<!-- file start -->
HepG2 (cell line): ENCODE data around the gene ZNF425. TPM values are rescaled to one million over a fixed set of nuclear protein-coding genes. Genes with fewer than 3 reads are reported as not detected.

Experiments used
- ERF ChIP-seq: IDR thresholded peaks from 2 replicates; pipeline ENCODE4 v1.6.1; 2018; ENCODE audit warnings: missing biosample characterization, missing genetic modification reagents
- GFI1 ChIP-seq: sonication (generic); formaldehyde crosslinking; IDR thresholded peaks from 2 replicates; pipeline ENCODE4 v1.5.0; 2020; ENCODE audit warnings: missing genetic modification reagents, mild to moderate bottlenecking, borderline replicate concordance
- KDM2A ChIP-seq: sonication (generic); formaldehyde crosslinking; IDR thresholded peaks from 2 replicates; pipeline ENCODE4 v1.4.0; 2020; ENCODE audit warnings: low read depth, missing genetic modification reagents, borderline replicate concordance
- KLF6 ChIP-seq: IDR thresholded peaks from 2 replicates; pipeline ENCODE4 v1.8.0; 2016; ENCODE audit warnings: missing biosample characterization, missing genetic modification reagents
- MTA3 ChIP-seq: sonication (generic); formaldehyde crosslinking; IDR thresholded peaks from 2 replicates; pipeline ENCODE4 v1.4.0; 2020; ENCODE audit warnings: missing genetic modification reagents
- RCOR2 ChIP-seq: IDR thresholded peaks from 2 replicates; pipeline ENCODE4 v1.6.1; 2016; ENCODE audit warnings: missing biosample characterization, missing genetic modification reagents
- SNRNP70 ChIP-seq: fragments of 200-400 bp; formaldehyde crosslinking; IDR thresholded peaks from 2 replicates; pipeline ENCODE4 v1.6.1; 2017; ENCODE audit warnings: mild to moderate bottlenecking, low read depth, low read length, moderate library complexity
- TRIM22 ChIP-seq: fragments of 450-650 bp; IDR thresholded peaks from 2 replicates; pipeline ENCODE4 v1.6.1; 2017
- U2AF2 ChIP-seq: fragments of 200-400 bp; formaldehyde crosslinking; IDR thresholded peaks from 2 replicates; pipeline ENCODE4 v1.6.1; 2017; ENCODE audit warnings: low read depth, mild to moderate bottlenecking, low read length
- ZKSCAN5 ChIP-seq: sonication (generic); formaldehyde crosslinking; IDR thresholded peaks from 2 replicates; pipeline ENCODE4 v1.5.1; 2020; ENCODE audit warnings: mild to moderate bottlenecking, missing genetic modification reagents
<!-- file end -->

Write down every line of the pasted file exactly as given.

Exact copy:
HepG2 (cell line): ENCODE data around the gene ZNF425. TPM values are rescaled to one million over a fixed set of nuclear protein-coding genes. Genes with fewer than 3 reads are reported as not detected.

Experiments used
- ERF ChIP-seq: IDR thresholded peaks from 2 replicates; pipeline ENCODE4 v1.6.1; 2018; ENCODE audit warnings: missing biosample characterization, missing genetic modification reagents
- GFI1 ChIP-seq: sonication (generic); formaldehyde crosslinking; IDR thresholded peaks from 2 replicates; pipeline ENCODE4 v1.5.0; 2020; ENCODE audit warnings: missing genetic modification reagents, mild to moderate bottlenecking, borderline replicate concordance
- KDM2A ChIP-seq: sonication (generic); formaldehyde crosslinking; IDR thresholded peaks from 2 replicates; pipeline ENCODE4 v1.4.0; 2020; ENCODE audit warnings: low read depth, missing genetic modification reagents, borderline replicate concordance
- KLF6 ChIP-seq: IDR thresholded peaks from 2 replicates; pipeline ENCODE4 v1.8.0; 2016; ENCODE audit warnings: missing biosample characterization, missing genetic modification reagents
- MTA3 ChIP-seq: sonication (generic); formaldehyde crosslinking; IDR thresholded peaks from 2 replicates; pipeline ENCODE4 v1.4.0; 2020; ENCODE audit warnings: missing genetic modification reagents
- RCOR2 ChIP-seq: IDR thresholded peaks from 2 replicates; pipeline ENCODE4 v1.6.1; 2016; ENCODE audit warnings: missing biosample characterization, missing genetic modification reagents
- SNRNP70 ChIP-seq: fragments of 200-400 bp; formaldehyde crosslinking; IDR thresholded peaks from 2 replicates; pipeline ENCODE4 v1.6.1; 2017; ENCODE audit warnings: mild to moderate bottlenecking, low read depth, low read length, moderate library complexity
- TRIM22 ChIP-seq: fragments of 450-650 bp; IDR thresholded peaks from 2 replicates; pipeline ENCODE4 v1.6.1; 2017
- U2AF2 ChIP-seq: fragments of 200-400 bp; formaldehyde crosslinking; IDR thresholded peaks from 2 replicates; pipeline ENCODE4 v1.6.1; 2017; ENCODE audit warnings: low read depth, mild to moderate bottlenecking, low read length
- ZKSCAN5 ChIP-seq: sonication (generic); formaldehyde crosslinking; IDR thresholded peaks from 2 replicates; pipeline ENCODE4 v1.5.1; 2020; ENCODE audit warnings: mild to moderate bottlenecking, missing genetic modification reagents